Professor Gary Donohoe, Established Professor of Psychology at NUI Galway and Director of the NUI Galway Center for Neuroimaging, Cognition and Genomics, and Dr Akke Vellinga, Epidemiologist and Senior Lecturer in the School of Medicine, have been named as two of five new Research Leaders by the Health Research Board. Each Research Leader has developed strong partnerships with different parts of the health sector to conduct research programmes that will deliver evidence to directly inform changes in health policy and practice. Professor Donohoe is aiming to provide psychosocial supports for young people with severe mental health challenges, while Dr Vellinga will provide actionable research to reduce infections and the use of antibiotics. Professor Donohoe’s award is in the area of youth mental health, in collaboration with the National Early Intervention for Psychosis Service. The overarching aim of this research program is to build capacity for evaluating and implementing psychological treatments in young people with mental health difficulties. 75% of all mental health difficulties first occur between 15-25 years of age, but despite this young people have the poorest access to treatment and supports. The more severe of these disorders, including schizophrenia and other psychotic disorders, are ranked by the World Health Organisation as a top five cause of years lived with disability. Commenting on the award, Professor Donohoe said: “This is a tremendous opportunity to lead a collaboration with key figures in the Health Service Executive providing early psychosis services, and international experts in youth mental health research. This award recognises the critical need for research-informed services focused on youth mental health, informing implementation of best practice and new discoveries in routine care.” Dr Vellinga was named as HRB Research Leader for her Collaboration to reduce Antibiotic use and Resistance and identify opportunities for improvement and Awareness (CARA) project. In Europe, about 33,000 people die each year as a direct consequence of an infection due to bacteria resistant to antibiotics.  Dr Vellinga said: “Superbugs cause resistant infections which are difficult to treat and pose a serious threat to human health. This programme will combine, link and analyse data from multiple already existing databases about infection, antibiotic prescribing antibiotic resistance and other healthcare- information. The CARA data-infrastructure will be set up with dashboards for other researchers, clinicians, and healthcare workers to visualise relevant and linked data. Using data visualisation, we will be able to identify opportunities to reduce infections and antibiotic use and improve health care.” Dr Vellinga and her team will be working closely with Professor Mathieu d’Aquin from the Insight Centre for Data Analytics at the NUI Galway, as well as the Health Protection and Surveillance Centre, Irish College of General Practitioners, DCU, and Imperial College London. Dr Darrin Morrissey, CEO of the Health Research Board: “It is essential that we support health research leaders who can deliver solid evidence to improve decision making, practice and policy in relation topical health issues such as health service reform, mental health and antimicrobial resistance.” The research programs will support a team of researchers over five years, including PhD students, research assistants, and postdoctoral researchers, and provide dedicated academic and clinical time. The total value of each award is €1.5M. -Ends-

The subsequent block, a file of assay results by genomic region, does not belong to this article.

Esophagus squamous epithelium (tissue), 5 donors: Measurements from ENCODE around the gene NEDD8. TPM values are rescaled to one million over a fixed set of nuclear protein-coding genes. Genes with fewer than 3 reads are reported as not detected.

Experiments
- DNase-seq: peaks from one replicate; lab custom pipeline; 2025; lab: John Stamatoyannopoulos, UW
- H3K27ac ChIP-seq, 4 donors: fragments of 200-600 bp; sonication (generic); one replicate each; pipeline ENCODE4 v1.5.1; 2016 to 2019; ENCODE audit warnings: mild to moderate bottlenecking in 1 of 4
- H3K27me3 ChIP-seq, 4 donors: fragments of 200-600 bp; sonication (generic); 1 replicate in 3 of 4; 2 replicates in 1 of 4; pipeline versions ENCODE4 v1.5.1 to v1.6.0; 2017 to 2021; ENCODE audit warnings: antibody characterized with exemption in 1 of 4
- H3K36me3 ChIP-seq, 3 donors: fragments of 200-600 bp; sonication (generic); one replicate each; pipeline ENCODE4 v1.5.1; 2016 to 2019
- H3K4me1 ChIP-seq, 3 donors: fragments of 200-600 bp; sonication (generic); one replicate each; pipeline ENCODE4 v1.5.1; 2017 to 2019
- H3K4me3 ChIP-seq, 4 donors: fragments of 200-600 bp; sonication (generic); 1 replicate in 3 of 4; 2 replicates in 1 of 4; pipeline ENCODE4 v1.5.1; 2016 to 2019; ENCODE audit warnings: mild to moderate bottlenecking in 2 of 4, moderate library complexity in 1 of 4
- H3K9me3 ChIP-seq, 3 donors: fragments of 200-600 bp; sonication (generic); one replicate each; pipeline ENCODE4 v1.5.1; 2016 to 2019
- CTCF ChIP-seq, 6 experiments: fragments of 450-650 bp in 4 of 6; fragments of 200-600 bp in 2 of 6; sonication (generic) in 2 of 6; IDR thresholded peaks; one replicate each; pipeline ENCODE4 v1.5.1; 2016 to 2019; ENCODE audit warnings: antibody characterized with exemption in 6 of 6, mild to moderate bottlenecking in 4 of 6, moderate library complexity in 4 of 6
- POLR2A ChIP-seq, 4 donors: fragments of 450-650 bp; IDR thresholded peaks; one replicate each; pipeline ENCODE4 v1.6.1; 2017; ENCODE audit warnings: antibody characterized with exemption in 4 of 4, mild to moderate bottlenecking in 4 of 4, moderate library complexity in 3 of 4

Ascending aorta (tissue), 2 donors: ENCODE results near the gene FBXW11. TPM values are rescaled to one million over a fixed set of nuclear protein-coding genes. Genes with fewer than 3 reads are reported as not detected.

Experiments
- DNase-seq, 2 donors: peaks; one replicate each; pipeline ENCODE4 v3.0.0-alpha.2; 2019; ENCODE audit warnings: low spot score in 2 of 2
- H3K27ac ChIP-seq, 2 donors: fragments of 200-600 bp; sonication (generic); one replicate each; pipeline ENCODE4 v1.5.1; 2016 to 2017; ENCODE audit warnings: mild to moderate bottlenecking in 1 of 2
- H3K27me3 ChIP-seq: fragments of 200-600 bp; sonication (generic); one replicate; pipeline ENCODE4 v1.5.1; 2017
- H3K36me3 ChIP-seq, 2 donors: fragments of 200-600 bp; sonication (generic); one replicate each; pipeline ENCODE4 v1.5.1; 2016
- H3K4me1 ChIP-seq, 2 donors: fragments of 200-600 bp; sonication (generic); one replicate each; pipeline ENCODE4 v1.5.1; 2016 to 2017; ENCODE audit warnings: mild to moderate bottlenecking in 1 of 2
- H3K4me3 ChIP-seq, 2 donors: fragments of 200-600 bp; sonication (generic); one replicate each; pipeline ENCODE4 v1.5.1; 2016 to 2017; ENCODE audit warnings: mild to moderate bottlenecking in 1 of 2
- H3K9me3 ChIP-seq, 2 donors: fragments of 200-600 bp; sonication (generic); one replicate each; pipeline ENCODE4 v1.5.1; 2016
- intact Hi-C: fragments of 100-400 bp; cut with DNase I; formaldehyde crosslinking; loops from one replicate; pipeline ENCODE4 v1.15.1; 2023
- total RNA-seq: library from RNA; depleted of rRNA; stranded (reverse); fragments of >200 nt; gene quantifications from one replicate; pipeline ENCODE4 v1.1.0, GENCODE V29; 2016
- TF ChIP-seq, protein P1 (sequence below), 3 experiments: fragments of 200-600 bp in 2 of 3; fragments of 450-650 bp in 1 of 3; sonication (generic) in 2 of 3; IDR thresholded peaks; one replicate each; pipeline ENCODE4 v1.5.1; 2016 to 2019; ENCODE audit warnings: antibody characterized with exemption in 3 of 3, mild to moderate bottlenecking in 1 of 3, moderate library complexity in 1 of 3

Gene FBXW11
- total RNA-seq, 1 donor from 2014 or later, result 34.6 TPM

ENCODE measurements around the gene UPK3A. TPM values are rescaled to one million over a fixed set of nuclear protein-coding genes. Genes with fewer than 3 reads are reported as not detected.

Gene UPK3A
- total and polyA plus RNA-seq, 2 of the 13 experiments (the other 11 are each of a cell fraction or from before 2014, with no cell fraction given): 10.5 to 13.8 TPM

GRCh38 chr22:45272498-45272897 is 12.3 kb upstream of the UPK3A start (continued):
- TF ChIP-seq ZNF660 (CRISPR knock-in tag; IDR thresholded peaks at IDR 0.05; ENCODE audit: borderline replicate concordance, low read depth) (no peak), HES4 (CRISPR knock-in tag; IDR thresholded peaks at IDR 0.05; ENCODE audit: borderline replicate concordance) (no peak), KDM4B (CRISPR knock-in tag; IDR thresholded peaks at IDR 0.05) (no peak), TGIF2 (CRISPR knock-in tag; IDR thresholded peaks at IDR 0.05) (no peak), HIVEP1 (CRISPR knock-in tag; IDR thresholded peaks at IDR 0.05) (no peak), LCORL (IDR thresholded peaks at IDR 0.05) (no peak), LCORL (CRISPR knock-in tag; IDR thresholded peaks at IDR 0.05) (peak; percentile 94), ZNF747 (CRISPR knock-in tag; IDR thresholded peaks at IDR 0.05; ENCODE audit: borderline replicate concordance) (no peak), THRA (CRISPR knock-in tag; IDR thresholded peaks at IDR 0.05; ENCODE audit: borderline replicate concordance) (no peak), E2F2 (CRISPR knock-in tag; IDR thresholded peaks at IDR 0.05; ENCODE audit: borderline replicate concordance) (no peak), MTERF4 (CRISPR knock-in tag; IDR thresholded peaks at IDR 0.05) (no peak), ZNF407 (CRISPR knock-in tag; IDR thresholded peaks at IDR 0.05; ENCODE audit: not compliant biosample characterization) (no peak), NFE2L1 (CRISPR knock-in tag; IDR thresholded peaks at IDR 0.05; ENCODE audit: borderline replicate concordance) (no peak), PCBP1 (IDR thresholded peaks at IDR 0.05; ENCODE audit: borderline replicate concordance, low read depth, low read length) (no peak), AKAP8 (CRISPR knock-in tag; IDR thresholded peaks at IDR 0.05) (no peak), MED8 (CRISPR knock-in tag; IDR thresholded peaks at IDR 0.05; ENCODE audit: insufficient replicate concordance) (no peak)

Friday, 27 March 2020